Preservation Advocates Tout State Tax Credits as Economic Boosters
Smith, Craig, Tribune-Review/Pittsburgh Tribune-Review
When Jonathan Hill and his development partner took on a more than $10 million project to convert the former Fifth Avenue High School, Uptown, into 65 loft apartments, a federal tax credit for historic rehabilitation factored heavily in their planning.
"We wouldn't have done this project without it," said Hill, 52, of Mt. Lebanon, who purchased the school with Casey Steiner, 53, of Edgewood under the LMS Fifth limited partnership. "It's a great program for Pittsburgh ... a very useful catalyst to preservation efforts."
Lawmakers in Pennsylvania are considering legislation to offer credits against state taxes to developers who rehabilitate historic buildings.
The Senate this month approved and sent to the House a bill that would provide a 25 percent tax credit for commercial historic rehabilitation projects, capping the total credits available statewide at $10 million per year.
Those credits would piggyback on the 20 percent federal tax credit for historic preservation, which has been around since 1976.
The prime sponsor of a House version of the tax credit plan said he will support the Senate bill. State Rep. Robert Freeman said his proposal, which would couple state tax credit with grants for residential historic projects, would be hard to sell in these days of tight state budgets.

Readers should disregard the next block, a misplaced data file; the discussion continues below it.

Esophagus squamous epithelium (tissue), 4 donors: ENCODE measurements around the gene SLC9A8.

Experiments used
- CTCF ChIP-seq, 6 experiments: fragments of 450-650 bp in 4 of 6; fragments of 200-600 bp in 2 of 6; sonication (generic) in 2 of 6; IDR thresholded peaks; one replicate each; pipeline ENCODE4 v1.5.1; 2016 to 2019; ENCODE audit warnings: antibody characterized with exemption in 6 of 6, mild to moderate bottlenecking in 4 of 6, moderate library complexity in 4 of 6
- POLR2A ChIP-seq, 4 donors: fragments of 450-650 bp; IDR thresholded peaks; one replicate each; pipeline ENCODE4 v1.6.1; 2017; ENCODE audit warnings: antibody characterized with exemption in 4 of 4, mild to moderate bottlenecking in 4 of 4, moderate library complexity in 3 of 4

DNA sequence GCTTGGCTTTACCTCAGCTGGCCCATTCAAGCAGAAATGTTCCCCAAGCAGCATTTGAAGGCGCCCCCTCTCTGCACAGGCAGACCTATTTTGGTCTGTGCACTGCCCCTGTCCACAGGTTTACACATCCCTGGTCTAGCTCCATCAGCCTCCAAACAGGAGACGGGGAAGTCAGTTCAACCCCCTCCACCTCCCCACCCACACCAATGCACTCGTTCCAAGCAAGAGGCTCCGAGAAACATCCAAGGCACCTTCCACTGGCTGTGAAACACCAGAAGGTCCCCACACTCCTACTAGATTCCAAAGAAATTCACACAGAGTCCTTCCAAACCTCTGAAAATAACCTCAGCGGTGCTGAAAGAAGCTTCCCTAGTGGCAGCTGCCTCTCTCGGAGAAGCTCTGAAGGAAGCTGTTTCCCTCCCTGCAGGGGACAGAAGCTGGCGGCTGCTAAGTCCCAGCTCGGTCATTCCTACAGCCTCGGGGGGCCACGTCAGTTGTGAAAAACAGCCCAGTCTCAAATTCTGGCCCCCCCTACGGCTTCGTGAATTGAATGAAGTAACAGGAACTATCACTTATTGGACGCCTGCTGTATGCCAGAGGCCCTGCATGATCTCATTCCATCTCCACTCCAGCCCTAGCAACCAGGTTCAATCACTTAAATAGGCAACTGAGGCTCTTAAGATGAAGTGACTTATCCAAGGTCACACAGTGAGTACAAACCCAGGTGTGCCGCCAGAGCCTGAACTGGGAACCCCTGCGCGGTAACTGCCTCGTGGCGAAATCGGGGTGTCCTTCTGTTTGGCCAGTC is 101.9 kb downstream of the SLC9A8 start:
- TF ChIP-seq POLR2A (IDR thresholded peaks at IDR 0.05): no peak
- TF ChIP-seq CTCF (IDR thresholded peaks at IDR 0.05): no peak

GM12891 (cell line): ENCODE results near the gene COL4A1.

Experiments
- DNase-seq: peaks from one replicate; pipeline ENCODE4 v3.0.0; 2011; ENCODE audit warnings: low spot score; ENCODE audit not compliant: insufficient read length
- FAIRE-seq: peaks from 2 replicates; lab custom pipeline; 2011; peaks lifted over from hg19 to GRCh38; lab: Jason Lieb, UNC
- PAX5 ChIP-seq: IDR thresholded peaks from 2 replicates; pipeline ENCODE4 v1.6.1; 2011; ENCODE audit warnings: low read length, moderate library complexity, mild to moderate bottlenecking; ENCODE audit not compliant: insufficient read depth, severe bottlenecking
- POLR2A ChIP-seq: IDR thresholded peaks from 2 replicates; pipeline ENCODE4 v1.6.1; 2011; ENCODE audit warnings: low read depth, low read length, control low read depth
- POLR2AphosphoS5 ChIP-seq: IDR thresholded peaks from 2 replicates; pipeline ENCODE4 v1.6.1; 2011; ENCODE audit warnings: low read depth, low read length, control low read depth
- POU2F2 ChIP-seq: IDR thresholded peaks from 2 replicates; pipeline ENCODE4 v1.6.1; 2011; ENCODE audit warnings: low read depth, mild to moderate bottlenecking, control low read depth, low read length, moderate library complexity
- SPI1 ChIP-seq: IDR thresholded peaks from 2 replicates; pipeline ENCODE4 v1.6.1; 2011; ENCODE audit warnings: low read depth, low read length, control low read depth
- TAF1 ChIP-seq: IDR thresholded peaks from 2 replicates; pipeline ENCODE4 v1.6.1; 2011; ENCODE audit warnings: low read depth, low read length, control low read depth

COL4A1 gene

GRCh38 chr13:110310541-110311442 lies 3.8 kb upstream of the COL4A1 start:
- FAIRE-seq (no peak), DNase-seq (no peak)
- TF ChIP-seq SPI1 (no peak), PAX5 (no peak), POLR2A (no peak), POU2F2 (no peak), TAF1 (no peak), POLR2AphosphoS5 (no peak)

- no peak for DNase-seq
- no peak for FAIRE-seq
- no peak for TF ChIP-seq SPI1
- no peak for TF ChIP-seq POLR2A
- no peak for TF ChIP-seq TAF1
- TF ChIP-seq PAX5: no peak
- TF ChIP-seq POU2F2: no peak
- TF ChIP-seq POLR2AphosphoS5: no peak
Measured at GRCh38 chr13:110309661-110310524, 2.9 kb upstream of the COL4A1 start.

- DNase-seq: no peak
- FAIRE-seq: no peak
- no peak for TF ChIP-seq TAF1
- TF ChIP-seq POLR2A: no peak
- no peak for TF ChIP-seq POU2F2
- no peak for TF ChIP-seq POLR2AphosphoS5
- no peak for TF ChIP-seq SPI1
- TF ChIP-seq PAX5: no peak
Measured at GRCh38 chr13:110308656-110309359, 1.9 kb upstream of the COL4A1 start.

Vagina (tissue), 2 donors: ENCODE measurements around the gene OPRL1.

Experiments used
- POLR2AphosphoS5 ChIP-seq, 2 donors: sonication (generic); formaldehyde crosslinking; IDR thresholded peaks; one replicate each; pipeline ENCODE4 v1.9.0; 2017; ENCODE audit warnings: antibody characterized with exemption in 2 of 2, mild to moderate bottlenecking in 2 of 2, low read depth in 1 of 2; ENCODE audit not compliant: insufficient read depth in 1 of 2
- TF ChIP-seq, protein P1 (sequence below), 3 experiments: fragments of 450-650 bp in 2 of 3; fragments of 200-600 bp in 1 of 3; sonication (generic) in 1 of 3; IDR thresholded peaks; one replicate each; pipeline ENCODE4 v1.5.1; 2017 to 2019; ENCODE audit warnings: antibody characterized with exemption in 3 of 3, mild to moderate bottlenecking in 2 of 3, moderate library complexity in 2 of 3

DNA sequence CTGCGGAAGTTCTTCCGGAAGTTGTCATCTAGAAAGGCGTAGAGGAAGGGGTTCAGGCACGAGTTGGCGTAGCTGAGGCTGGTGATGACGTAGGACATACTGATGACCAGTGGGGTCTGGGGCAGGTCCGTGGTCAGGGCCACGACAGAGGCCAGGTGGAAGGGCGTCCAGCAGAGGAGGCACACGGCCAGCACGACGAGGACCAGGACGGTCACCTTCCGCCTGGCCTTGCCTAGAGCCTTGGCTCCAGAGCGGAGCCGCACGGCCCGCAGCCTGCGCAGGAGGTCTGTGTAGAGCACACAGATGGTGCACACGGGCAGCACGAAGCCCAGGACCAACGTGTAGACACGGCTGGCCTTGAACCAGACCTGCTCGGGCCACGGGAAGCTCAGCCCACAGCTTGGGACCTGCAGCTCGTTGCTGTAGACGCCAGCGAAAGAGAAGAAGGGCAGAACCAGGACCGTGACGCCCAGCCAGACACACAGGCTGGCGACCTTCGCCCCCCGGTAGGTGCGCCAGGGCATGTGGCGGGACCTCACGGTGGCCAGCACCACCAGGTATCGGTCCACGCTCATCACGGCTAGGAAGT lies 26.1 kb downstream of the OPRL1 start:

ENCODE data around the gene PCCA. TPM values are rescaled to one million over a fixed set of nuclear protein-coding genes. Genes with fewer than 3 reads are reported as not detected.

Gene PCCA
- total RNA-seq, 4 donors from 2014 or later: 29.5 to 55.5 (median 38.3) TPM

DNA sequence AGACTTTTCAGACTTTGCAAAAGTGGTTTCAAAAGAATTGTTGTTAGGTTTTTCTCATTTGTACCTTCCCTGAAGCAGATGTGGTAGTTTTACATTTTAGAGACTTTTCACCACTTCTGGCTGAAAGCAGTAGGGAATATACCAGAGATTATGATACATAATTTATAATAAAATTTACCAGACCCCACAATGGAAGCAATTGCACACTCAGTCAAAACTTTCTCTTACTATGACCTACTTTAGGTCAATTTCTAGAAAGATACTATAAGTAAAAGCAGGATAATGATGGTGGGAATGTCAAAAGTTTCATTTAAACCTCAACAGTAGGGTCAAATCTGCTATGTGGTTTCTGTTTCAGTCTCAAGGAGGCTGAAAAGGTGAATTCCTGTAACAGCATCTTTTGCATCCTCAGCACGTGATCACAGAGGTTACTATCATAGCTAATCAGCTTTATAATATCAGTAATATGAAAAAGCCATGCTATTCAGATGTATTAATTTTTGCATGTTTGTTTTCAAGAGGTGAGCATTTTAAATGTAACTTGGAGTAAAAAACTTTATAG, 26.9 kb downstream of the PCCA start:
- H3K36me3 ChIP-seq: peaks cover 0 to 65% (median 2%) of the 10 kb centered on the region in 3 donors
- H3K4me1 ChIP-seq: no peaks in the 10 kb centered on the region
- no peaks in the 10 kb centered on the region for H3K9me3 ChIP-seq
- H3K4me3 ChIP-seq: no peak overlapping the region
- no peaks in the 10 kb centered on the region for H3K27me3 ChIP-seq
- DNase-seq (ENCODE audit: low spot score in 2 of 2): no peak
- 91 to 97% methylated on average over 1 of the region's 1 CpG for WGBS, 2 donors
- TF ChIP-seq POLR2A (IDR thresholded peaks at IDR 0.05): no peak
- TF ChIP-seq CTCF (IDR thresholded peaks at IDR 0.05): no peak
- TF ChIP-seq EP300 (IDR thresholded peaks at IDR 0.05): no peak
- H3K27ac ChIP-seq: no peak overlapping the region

"The grant program would be tough to pull off at this point in time," said Freeman, D-Northhampton County.
Gov. Tom Corbett has not taken a position on either proposal.
"We are neutral on both bills but recognize they require further budgetary discussion," spokesman Gary Miller said.
More than two dozen states offer tax credits for historic rehabilitation. Belt-tightening has forced some to drop the credits or cut back.
Rhode Island, which began its program in 2001, stopped accepting new applications in 2008 after awarding $296 million in tax credits for 208 completed projects that brought in $1.3 billion in private investment.
"It generated more interest than the state tax base could absorb," said Edward Sanderson, executive director of the Rhode Island Historical Preservation and Heritage Commission, which administers the tax credit program. …